A secret Government report has warned that more than 3,000 British children are being taken to Pakistan each year and enrolled in extremist summer schools.
The chilling Home Office study says courses at madrasas teach a ‘glorified version of jihad’, according to a source.
Officials fear some youngsters will be radicalised and return to the UK with a warped ideology and pose a terrorism risk.
‘Enrolment at madrasas poses the greatest risk of exposure to more serious forms of religious extremism.’
Two of the 7/7 bombers, Mohammad Sidique Khan and Shehzad Tanweer, enrolled on madrasa courses in Pakistan a year before they launched their deadly attack in 2005, which killed 52.
But the security services have established that some Pakistani parents take their children back to their native homeland during summer holidays under the pretext of visiting extended family.
In reality, they sign them up for lessons at some of Pakistan’s estimated 20,000 madrasas.
The report says some of those madrasas receive funds raised in Britain and that UK-based imams have established seminaries in their ancestral homeland.
It identifies three madrasas of concern – the Darul Uloom Haqqania (DUH) madrasa in the remote Khyber Pakhtunkhwa region bordering Afghanistan; the Jamia Binoria in Karachi and Jamiatul Uloom Ul Islamia in Azad Kashmir.
Each has denied involvement in extremism. The DUH madrasa has previously been labelled the ‘University of Jihad’ because former students include Asim Umar, an Al Qaeda leader, and it awarded an honorary doctorate to the former Taliban leader Mullah Omar.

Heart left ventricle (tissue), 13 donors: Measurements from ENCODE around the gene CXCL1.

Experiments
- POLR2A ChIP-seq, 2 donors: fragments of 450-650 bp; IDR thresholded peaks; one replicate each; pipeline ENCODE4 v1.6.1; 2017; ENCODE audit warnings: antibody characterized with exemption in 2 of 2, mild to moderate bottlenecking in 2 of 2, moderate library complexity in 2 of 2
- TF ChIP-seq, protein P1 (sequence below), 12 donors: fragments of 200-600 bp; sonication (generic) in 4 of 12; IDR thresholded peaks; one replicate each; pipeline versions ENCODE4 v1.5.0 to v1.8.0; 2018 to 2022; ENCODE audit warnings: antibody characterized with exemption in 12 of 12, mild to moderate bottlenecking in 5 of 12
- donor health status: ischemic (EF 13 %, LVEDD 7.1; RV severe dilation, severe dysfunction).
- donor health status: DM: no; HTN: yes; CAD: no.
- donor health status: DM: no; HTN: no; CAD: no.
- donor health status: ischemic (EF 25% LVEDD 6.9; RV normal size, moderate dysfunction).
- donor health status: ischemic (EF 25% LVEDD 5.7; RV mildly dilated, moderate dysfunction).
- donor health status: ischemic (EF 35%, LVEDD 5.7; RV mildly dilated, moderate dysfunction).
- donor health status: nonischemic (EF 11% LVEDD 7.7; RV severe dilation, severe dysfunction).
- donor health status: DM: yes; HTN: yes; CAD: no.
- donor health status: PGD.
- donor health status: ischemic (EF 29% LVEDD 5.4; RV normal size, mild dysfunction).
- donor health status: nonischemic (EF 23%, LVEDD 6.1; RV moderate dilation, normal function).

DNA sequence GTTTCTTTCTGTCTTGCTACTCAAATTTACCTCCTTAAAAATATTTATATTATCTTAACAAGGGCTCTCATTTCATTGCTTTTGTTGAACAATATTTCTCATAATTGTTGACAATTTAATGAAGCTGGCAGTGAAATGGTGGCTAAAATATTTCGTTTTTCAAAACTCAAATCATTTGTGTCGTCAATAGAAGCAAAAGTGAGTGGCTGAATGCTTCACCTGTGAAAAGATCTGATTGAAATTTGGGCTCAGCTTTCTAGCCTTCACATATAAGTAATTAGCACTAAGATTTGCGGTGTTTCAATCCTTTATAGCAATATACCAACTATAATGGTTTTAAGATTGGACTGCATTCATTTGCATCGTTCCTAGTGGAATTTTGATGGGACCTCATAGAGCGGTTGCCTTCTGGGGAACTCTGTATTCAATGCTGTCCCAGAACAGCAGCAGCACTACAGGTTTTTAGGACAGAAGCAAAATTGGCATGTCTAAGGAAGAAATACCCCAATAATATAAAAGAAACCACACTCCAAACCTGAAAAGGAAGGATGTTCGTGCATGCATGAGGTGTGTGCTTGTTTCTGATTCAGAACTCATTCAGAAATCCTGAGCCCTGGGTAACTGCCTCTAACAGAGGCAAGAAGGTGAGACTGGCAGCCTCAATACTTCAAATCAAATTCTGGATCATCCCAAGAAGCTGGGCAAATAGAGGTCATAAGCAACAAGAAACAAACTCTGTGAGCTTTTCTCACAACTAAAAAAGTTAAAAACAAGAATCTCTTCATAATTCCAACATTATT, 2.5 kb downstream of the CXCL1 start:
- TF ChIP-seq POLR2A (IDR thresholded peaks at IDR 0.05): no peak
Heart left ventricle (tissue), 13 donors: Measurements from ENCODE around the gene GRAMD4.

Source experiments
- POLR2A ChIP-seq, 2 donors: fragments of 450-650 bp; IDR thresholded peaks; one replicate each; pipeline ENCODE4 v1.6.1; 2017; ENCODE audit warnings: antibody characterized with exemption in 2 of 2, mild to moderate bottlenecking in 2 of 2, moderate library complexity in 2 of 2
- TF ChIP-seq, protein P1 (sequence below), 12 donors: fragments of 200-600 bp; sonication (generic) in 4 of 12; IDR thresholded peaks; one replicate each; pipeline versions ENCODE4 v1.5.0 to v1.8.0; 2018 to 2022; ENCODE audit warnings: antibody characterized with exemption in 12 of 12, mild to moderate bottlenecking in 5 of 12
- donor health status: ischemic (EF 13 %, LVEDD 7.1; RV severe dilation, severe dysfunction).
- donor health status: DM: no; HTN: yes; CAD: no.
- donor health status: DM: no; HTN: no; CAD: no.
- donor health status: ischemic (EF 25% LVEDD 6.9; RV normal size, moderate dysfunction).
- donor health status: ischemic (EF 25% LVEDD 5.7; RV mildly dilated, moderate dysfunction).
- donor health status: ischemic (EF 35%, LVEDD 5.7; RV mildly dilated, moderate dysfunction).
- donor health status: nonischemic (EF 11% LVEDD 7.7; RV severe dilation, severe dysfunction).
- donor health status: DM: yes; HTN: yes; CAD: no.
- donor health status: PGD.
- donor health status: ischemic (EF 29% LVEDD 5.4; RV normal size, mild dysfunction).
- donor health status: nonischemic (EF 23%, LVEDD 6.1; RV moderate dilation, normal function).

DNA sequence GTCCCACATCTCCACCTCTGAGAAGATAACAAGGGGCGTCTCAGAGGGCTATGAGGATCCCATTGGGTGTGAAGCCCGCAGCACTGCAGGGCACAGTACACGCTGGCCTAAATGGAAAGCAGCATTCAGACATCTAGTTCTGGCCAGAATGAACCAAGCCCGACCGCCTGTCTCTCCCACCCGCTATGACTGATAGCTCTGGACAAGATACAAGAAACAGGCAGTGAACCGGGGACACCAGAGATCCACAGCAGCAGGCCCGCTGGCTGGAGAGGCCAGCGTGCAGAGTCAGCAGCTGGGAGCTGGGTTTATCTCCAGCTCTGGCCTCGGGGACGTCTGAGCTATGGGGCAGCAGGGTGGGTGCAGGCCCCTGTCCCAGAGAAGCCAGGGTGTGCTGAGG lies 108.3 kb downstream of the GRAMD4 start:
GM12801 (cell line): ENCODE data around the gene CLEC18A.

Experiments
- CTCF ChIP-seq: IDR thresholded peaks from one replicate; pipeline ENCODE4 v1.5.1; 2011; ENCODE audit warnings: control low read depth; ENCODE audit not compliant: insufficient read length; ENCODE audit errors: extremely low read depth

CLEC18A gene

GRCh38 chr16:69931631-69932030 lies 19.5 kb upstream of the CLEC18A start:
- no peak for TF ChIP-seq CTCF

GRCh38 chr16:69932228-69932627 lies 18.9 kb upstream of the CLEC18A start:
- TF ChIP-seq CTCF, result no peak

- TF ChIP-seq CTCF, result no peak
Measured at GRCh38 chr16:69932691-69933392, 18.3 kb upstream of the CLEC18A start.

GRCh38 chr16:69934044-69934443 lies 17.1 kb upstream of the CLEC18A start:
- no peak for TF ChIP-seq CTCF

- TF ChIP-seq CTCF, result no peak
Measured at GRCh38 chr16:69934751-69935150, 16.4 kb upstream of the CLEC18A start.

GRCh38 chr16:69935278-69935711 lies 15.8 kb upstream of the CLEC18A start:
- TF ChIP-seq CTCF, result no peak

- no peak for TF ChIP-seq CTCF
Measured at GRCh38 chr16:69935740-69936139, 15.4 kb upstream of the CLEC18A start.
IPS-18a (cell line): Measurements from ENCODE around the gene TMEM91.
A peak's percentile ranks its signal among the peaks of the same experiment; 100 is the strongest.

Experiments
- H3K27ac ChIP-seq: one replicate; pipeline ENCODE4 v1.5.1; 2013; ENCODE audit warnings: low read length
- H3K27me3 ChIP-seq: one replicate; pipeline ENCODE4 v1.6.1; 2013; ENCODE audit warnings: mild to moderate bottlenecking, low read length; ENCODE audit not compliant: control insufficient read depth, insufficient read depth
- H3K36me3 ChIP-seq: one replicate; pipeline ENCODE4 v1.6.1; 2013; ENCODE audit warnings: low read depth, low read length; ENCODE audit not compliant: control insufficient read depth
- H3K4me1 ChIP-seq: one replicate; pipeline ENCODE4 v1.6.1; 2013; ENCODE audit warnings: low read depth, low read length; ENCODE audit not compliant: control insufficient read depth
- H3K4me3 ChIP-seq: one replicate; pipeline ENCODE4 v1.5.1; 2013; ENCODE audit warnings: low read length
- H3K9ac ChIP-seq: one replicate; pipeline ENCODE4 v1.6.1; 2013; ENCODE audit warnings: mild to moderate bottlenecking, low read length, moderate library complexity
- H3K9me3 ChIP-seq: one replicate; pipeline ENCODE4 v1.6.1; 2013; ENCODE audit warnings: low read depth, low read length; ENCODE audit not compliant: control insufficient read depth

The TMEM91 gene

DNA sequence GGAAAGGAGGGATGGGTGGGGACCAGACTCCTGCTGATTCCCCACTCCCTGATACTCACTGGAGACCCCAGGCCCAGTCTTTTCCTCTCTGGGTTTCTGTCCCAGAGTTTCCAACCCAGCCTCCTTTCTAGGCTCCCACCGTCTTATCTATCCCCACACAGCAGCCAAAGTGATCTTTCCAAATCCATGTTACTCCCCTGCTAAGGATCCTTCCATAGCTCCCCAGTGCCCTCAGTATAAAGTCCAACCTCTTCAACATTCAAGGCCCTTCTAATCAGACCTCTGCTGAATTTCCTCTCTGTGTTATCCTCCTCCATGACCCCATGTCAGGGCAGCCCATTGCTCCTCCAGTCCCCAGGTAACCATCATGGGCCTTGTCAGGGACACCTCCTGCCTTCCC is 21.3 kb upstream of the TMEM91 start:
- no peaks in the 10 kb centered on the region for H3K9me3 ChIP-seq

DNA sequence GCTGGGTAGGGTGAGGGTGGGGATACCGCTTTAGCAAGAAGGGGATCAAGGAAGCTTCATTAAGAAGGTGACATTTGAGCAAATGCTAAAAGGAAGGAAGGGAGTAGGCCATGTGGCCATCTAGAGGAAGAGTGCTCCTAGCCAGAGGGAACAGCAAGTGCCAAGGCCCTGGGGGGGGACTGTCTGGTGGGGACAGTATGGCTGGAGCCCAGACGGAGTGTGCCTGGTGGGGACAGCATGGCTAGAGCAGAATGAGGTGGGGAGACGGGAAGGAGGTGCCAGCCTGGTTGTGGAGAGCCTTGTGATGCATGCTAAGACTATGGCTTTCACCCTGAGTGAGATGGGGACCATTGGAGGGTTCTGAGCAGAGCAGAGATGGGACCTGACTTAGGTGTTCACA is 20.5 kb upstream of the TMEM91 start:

There are also fears that British taxpayers may have inadvertently provided it with funds.
The Khyber Pakhtunkhwa government, which controversially handed a £2.2 million grant to the madrasa in 2016, will have received £283 million from Britain to help boost education when a ten-year project ends in 2020..
Denying any involvement with extremists, the madrasa’s chief Maulana Hamid ul Haq said: ‘If you ask questions about the ‘Taliban’, ‘Taliban’ is a term used for students so we call all students ‘Taliban’.
If some of the students turn violent or extremist, then what can we do? We have nothing to do with it.’
The Jamia Binoria madrasa has been accused of adopting a ‘pro-jihadi and anti-Western stance’ and has reportedly enrolled foreign students. However, an official said British students no longer attended and the madrasa had no involvement in extremism.
The British founder of the Jamiatul Uloom Ul Islamia madrasa, based in Mirpur, also denied any links with terrorism. Haji Bostan, from Dewsbury, West Yorkshire, said no British students had enrolled and that no form of extremism was taught.
A Department for International Development spokesman said: ‘All funds for Khyber Pakhtunkhwa are for agreed purposes. It does not include funding for madrasas.’